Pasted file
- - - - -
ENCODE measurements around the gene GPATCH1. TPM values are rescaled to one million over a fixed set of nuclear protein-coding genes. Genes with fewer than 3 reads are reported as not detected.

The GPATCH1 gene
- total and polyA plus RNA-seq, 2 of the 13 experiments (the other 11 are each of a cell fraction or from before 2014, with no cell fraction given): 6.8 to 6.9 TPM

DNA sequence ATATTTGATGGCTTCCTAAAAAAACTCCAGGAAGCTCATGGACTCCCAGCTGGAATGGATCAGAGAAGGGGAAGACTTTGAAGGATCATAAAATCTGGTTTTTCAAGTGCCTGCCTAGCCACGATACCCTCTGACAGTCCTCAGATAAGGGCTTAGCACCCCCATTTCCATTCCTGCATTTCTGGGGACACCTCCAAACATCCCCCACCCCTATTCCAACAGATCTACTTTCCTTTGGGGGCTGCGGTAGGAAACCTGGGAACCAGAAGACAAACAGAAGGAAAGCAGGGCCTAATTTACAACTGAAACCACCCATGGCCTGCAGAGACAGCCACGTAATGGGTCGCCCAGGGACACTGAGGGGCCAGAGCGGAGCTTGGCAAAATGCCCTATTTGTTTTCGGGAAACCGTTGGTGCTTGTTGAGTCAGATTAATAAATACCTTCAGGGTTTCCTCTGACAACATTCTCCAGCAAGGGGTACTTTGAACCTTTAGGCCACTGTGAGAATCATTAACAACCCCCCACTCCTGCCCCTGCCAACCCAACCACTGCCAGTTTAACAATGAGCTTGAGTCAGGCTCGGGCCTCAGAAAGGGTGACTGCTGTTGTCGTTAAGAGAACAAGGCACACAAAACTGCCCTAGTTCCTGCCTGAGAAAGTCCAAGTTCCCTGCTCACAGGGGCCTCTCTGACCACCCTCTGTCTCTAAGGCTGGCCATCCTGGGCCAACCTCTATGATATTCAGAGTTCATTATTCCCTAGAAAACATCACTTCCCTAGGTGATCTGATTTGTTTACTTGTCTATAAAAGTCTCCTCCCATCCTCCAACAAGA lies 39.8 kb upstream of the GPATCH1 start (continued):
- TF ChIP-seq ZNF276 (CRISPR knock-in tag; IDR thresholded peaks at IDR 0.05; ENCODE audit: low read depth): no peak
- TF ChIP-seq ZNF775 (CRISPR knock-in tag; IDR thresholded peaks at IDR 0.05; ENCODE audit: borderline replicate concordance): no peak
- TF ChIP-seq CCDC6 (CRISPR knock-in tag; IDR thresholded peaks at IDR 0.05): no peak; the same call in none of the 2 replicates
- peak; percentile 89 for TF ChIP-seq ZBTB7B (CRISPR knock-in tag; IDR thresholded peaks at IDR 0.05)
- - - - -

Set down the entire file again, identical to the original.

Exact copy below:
ENCODE measurements around the gene GPATCH1. TPM values are rescaled to one million over a fixed set of nuclear protein-coding genes. Genes with fewer than 3 reads are reported as not detected.

The GPATCH1 gene
- total and polyA plus RNA-seq, 2 of the 13 experiments (the other 11 are each of a cell fraction or from before 2014, with no cell fraction given): 6.8 to 6.9 TPM

DNA sequence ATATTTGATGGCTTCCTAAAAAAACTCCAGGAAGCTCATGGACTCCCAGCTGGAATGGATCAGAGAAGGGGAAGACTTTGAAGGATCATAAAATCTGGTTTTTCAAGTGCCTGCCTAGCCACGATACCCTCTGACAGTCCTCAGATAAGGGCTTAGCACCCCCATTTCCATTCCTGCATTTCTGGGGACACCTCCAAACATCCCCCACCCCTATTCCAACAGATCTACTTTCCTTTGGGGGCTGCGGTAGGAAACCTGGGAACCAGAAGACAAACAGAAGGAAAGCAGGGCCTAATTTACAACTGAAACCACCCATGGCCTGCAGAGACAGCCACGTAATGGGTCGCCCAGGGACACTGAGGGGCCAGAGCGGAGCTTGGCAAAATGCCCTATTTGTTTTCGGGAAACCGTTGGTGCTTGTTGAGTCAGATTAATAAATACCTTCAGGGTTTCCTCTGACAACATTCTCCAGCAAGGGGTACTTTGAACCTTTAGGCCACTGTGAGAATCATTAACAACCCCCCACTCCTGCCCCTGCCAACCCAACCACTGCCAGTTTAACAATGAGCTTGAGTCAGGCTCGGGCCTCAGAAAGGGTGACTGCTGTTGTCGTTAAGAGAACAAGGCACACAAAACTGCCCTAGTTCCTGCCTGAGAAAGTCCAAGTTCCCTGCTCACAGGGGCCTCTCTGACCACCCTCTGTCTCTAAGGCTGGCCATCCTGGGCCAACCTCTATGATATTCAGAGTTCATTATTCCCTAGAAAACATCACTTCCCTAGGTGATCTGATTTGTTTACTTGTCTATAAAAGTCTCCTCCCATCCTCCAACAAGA lies 39.8 kb upstream of the GPATCH1 start (continued):
- TF ChIP-seq ZNF276 (CRISPR knock-in tag; IDR thresholded peaks at IDR 0.05; ENCODE audit: low read depth): no peak
- TF ChIP-seq ZNF775 (CRISPR knock-in tag; IDR thresholded peaks at IDR 0.05; ENCODE audit: borderline replicate concordance): no peak
- TF ChIP-seq CCDC6 (CRISPR knock-in tag; IDR thresholded peaks at IDR 0.05): no peak; the same call in none of the 2 replicates
- peak; percentile 89 for TF ChIP-seq ZBTB7B (CRISPR knock-in tag; IDR thresholded peaks at IDR 0.05)